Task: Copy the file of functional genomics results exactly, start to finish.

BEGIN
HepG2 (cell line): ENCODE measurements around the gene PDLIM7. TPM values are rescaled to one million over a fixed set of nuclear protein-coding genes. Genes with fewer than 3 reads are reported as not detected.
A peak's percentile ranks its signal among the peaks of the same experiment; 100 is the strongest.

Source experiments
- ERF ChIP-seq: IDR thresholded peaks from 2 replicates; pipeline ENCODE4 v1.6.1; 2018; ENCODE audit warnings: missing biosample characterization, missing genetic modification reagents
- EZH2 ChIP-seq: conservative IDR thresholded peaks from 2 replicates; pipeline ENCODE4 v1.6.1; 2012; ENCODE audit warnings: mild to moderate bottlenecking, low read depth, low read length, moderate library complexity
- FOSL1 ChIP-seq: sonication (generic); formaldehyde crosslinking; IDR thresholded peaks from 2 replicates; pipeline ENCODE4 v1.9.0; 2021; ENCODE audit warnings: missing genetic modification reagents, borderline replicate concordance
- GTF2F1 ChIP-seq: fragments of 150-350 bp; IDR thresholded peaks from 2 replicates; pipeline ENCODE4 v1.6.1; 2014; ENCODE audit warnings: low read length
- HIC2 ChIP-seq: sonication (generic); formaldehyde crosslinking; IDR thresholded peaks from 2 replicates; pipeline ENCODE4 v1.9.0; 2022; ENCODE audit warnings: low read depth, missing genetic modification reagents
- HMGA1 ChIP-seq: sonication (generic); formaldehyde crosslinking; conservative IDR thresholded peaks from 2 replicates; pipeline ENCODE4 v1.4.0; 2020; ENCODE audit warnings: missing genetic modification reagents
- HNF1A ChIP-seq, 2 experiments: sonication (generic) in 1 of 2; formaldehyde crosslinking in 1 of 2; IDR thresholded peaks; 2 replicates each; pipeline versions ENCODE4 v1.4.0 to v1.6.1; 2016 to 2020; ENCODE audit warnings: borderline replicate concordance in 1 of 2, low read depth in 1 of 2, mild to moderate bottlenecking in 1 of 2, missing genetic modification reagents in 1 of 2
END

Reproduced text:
HepG2 (cell line): ENCODE measurements around the gene PDLIM7. TPM values are rescaled to one million over a fixed set of nuclear protein-coding genes. Genes with fewer than 3 reads are reported as not detected.
A peak's percentile ranks its signal among the peaks of the same experiment; 100 is the strongest.

Source experiments
- ERF ChIP-seq: IDR thresholded peaks from 2 replicates; pipeline ENCODE4 v1.6.1; 2018; ENCODE audit warnings: missing biosample characterization, missing genetic modification reagents
- EZH2 ChIP-seq: conservative IDR thresholded peaks from 2 replicates; pipeline ENCODE4 v1.6.1; 2012; ENCODE audit warnings: mild to moderate bottlenecking, low read depth, low read length, moderate library complexity
- FOSL1 ChIP-seq: sonication (generic); formaldehyde crosslinking; IDR thresholded peaks from 2 replicates; pipeline ENCODE4 v1.9.0; 2021; ENCODE audit warnings: missing genetic modification reagents, borderline replicate concordance
- GTF2F1 ChIP-seq: fragments of 150-350 bp; IDR thresholded peaks from 2 replicates; pipeline ENCODE4 v1.6.1; 2014; ENCODE audit warnings: low read length
- HIC2 ChIP-seq: sonication (generic); formaldehyde crosslinking; IDR thresholded peaks from 2 replicates; pipeline ENCODE4 v1.9.0; 2022; ENCODE audit warnings: low read depth, missing genetic modification reagents
- HMGA1 ChIP-seq: sonication (generic); formaldehyde crosslinking; conservative IDR thresholded peaks from 2 replicates; pipeline ENCODE4 v1.4.0; 2020; ENCODE audit warnings: missing genetic modification reagents
- HNF1A ChIP-seq, 2 experiments: sonication (generic) in 1 of 2; formaldehyde crosslinking in 1 of 2; IDR thresholded peaks; 2 replicates each; pipeline versions ENCODE4 v1.4.0 to v1.6.1; 2016 to 2020; ENCODE audit warnings: borderline replicate concordance in 1 of 2, low read depth in 1 of 2, mild to moderate bottlenecking in 1 of 2, missing genetic modification reagents in 1 of 2